So I have an obsession with challah…I mean, if you’ve ever tasted challah there is no reason why you should be eating white or wheat bread (unless you want to actually eat healthily). It’s not only delicious but very versatile. One night I made a salmon sandwich with it and the next it’s sitting under my poached eggs. Speaking of poached eggs, this was my second attempt in my life and I think they came out pretty well. Besides the meat you put on top of an eggs benedict, the other, possibly forgotten, item you shouldn’t skimp on is what goes between the bread and the eggs. Last time I put jam, and this time I put spicy mustard. Either way, don’t forget it!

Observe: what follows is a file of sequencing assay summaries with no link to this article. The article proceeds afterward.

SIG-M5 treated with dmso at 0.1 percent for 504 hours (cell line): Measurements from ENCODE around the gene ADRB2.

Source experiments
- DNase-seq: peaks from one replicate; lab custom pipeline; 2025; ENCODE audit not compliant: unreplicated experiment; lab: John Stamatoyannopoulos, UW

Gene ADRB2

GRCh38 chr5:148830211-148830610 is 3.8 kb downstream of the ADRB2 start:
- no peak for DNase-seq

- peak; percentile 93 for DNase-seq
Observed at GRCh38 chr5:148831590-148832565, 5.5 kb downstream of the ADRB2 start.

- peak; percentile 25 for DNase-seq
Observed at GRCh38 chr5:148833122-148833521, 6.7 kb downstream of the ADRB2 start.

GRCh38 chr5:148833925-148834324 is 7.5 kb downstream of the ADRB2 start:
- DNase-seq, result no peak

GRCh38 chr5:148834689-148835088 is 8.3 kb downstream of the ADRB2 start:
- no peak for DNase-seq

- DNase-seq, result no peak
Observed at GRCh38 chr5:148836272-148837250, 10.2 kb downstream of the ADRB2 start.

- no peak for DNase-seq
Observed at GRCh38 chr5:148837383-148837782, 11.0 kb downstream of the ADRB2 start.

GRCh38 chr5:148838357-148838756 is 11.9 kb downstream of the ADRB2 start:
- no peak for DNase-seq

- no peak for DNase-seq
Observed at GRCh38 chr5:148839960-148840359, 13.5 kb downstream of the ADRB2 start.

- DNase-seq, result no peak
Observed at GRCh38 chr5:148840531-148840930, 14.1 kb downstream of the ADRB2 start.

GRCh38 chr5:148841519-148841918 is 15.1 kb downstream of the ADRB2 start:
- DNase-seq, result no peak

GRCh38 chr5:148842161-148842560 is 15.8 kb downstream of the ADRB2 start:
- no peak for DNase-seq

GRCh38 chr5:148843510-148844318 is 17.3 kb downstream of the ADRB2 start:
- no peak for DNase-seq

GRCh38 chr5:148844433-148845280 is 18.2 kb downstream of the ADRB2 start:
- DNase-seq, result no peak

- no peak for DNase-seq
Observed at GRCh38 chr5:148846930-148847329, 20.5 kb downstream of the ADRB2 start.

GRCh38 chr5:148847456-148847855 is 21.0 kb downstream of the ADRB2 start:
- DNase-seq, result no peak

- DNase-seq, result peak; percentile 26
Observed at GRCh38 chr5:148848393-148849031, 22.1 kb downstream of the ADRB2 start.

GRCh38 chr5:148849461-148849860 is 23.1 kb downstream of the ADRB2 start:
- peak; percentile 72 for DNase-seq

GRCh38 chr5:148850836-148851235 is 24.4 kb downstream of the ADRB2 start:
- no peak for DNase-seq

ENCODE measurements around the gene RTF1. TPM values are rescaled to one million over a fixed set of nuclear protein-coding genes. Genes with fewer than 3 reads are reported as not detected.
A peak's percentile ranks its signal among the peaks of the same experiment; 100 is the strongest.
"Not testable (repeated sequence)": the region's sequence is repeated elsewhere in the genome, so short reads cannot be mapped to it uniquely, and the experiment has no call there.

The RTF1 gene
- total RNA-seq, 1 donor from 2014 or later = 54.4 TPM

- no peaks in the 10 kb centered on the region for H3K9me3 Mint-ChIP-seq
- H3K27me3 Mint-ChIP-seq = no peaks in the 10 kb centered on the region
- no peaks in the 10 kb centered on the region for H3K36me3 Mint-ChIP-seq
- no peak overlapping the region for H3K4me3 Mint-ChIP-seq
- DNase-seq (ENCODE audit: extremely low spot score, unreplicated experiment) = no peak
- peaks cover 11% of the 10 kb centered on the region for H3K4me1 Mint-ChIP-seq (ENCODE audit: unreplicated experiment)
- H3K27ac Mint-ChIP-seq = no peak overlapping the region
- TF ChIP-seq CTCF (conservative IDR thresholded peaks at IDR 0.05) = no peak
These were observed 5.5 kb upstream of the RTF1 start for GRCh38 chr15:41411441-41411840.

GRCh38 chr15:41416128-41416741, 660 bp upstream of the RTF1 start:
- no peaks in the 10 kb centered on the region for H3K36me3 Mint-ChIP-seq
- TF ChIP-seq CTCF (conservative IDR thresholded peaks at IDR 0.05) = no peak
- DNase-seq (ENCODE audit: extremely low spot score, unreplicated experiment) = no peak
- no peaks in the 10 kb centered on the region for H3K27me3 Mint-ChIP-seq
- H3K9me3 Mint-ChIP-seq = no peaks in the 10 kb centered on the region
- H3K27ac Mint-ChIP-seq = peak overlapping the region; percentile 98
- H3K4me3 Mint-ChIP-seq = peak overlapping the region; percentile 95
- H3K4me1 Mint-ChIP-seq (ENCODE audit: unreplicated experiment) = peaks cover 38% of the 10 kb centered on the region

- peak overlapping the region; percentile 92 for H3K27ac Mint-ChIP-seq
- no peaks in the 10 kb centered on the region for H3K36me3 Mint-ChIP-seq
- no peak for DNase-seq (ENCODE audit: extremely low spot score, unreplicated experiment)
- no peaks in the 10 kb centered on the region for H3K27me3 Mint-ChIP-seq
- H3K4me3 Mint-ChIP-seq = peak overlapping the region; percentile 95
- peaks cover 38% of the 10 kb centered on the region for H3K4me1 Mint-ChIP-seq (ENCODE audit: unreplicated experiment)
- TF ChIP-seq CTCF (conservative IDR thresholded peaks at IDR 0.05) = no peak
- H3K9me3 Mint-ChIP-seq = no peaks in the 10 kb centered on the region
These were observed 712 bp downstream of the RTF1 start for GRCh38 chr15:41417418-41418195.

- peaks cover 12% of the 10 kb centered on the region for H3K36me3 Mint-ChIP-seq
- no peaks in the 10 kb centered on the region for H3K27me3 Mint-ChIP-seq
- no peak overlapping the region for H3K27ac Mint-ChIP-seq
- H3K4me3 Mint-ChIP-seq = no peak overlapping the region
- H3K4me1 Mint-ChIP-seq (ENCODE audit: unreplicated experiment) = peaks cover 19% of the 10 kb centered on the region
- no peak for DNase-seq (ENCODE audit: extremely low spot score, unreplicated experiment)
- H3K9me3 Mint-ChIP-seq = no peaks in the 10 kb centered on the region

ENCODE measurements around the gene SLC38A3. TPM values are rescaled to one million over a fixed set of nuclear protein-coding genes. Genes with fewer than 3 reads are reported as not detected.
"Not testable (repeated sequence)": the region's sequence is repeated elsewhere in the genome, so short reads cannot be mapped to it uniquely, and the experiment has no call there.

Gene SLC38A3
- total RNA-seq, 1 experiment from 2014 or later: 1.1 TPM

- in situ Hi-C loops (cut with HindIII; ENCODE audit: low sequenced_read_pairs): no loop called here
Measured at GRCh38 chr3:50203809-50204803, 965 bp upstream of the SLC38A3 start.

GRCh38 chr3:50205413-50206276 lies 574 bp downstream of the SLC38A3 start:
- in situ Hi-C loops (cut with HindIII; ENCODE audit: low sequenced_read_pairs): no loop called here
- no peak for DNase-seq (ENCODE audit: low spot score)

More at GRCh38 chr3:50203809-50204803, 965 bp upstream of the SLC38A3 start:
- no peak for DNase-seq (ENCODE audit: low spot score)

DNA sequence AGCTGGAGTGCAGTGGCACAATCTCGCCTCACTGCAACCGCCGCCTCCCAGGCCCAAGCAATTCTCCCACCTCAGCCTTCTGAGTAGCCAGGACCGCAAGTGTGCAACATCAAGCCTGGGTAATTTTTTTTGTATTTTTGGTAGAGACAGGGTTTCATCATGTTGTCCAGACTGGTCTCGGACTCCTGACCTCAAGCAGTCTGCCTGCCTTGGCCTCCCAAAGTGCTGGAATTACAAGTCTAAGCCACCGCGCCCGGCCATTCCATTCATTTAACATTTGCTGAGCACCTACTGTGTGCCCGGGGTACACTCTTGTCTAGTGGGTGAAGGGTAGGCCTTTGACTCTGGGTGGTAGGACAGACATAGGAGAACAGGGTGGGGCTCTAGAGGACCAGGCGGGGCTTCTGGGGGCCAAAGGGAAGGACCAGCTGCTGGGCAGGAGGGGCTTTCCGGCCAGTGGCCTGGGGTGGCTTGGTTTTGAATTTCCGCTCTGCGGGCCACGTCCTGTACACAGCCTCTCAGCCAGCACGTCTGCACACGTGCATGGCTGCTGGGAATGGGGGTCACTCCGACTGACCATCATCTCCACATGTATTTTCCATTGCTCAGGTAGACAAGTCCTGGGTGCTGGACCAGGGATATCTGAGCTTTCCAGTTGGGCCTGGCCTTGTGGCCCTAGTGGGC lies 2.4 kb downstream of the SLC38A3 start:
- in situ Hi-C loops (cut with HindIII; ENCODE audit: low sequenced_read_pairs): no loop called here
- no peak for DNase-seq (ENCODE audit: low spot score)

I know this is not in the realm of brunch but I have to share a good way of using leftovers. We made this dish so many times that the leftovers concoction became a regular staple on our dinner menu. You may not have a Haitian living in your house. That is ok, you don’t need a Haitian for you to make Haitian chicken (or whichever way you love to make chicken). But if you want to make it Haitian-style, I’ll share a must-have mixture you can use to flavor most meats. There aren’t approximate measurements, but you take some scallions, garlic, scotch bonnet pepper (a quarter of the pepper or so because it’s really spicy!), cilantro and olive oil, blend it together and you have a nice green meat paste. You take that seasoning, plus whatever other spices you like (brunel prefers paprika and celery salt), throw it on the chicken and then bake it at 300 deg for 45 minutes. Brunel and I then put that shredded chicken onto a tortilla with shredded cheese, corn, and little bit of El Paso salsa. We line them up on a baking sheet, pour the rest of the salsa over them with some cheese, bake for 10 minutes at a low heat and TADA! Enchiladas! Clearly, there are many possibilities of seasoning and sauces, which is why I think it’s great to have it in your back pocket to pull out for many types of occasions.